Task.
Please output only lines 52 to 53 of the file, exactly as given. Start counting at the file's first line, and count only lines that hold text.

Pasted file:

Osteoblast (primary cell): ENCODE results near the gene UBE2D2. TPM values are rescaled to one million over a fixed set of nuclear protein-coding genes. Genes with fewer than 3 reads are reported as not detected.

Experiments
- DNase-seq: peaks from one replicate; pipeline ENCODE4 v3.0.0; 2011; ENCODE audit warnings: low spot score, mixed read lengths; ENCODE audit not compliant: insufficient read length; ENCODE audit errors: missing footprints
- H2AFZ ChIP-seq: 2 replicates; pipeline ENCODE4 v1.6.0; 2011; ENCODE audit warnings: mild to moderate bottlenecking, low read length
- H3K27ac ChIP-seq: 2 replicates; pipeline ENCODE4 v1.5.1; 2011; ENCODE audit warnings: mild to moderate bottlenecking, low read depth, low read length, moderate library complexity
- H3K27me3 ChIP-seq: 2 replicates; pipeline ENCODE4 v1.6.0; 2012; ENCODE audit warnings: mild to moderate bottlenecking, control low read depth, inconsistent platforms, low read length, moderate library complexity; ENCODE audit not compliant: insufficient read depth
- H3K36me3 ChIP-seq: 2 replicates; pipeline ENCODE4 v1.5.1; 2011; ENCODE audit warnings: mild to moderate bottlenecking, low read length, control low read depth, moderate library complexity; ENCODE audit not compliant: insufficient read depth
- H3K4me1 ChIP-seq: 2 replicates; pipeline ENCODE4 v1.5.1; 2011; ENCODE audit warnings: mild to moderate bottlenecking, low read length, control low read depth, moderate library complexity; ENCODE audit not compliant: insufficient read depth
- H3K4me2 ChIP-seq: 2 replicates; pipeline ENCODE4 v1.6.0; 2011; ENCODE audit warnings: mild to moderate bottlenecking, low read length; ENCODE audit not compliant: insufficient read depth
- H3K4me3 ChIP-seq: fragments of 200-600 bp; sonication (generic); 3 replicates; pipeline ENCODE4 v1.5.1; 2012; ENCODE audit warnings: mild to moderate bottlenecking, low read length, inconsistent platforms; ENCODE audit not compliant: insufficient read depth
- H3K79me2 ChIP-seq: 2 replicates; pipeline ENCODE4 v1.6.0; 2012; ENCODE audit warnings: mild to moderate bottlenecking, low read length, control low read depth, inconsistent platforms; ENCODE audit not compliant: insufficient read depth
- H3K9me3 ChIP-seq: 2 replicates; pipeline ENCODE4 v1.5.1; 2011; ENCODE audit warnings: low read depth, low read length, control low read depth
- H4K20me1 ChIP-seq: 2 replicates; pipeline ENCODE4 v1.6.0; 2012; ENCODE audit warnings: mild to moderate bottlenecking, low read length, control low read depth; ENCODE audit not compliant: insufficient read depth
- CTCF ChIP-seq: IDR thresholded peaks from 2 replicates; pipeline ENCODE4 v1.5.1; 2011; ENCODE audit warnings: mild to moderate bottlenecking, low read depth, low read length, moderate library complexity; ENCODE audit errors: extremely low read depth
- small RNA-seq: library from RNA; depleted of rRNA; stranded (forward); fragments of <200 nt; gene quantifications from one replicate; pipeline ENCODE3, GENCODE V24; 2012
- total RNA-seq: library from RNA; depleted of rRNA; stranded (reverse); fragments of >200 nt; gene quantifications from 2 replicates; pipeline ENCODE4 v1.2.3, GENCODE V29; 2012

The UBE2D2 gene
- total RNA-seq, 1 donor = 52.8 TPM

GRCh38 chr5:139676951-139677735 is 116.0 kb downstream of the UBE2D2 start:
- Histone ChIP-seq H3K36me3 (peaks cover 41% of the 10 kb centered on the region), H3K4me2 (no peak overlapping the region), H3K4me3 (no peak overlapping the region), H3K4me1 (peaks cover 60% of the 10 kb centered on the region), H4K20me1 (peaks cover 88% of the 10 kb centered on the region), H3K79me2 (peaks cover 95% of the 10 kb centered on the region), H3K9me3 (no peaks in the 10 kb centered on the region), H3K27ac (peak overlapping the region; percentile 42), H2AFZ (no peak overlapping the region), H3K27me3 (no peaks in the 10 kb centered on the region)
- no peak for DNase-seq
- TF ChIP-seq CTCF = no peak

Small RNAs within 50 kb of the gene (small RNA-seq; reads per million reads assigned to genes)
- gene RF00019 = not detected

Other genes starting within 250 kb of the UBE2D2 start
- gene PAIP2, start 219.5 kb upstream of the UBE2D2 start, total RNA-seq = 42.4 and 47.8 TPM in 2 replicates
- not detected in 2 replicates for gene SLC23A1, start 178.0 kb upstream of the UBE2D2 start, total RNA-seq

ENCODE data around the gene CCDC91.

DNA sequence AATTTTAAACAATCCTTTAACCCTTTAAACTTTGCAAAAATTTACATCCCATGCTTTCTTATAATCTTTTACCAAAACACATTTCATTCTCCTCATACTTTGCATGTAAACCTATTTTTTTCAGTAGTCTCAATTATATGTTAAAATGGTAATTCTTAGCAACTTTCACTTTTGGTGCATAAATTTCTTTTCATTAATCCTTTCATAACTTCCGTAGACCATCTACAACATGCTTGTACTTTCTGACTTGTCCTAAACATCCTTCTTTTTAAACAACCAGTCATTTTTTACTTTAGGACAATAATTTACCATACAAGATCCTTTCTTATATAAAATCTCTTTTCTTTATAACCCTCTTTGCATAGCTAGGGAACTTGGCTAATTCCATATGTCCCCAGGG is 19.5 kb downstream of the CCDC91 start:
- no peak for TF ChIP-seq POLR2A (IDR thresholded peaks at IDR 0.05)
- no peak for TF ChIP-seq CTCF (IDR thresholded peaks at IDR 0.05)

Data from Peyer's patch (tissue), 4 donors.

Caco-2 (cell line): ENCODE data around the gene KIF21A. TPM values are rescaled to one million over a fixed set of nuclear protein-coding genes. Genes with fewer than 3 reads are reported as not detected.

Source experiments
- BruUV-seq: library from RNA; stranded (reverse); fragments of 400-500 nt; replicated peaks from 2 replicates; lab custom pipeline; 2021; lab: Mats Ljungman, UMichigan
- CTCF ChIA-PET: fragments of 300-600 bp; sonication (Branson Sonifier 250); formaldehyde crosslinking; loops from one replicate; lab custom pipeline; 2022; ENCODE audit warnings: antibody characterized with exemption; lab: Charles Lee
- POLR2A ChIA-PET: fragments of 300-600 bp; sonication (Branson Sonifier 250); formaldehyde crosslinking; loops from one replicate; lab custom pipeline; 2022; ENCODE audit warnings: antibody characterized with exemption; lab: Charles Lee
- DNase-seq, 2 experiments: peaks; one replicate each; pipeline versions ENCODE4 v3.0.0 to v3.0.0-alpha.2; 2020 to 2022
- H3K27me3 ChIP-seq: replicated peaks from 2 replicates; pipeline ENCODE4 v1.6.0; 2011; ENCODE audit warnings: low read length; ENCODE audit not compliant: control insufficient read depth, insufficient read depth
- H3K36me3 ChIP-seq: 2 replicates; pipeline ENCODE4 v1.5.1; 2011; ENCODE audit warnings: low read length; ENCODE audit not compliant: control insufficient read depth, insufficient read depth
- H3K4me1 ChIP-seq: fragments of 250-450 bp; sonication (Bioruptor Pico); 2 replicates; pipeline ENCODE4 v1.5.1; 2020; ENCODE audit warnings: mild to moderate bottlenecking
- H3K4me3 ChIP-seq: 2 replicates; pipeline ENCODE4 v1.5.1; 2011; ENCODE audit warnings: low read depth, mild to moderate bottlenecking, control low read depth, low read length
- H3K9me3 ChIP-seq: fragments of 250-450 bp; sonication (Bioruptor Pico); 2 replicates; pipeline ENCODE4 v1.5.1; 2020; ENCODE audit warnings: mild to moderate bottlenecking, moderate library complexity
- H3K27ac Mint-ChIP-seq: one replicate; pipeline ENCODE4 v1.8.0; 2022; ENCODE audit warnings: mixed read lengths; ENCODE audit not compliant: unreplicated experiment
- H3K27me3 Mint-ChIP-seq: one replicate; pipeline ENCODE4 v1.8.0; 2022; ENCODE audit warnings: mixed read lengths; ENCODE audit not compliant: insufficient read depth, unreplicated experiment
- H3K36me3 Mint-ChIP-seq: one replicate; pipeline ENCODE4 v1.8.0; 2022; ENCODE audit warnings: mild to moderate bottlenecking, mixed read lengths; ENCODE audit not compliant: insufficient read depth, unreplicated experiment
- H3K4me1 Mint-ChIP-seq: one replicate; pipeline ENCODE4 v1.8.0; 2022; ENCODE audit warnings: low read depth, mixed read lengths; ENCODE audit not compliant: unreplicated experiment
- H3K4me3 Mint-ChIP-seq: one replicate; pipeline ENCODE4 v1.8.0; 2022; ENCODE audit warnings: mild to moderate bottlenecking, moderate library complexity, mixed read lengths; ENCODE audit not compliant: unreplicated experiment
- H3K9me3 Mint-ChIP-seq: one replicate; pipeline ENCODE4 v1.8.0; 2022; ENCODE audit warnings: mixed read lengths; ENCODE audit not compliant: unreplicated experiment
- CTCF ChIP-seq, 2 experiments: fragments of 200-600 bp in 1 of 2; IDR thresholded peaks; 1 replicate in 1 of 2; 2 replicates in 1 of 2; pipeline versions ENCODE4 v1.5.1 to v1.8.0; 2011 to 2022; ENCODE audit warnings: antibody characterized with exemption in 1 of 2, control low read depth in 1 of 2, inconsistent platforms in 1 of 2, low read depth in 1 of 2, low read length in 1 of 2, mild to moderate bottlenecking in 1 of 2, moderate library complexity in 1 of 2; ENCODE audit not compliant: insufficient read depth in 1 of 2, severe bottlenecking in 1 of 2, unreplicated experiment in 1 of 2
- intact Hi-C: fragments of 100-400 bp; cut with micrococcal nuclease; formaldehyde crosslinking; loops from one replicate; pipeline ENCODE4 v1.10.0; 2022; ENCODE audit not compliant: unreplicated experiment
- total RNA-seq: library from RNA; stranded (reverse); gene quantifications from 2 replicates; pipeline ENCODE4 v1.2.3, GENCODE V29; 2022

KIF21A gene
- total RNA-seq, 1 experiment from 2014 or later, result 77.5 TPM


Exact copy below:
- total RNA-seq: library from RNA; stranded (reverse); gene quantifications from 2 replicates; pipeline ENCODE4 v1.2.3, GENCODE V29; 2022

KIF21A gene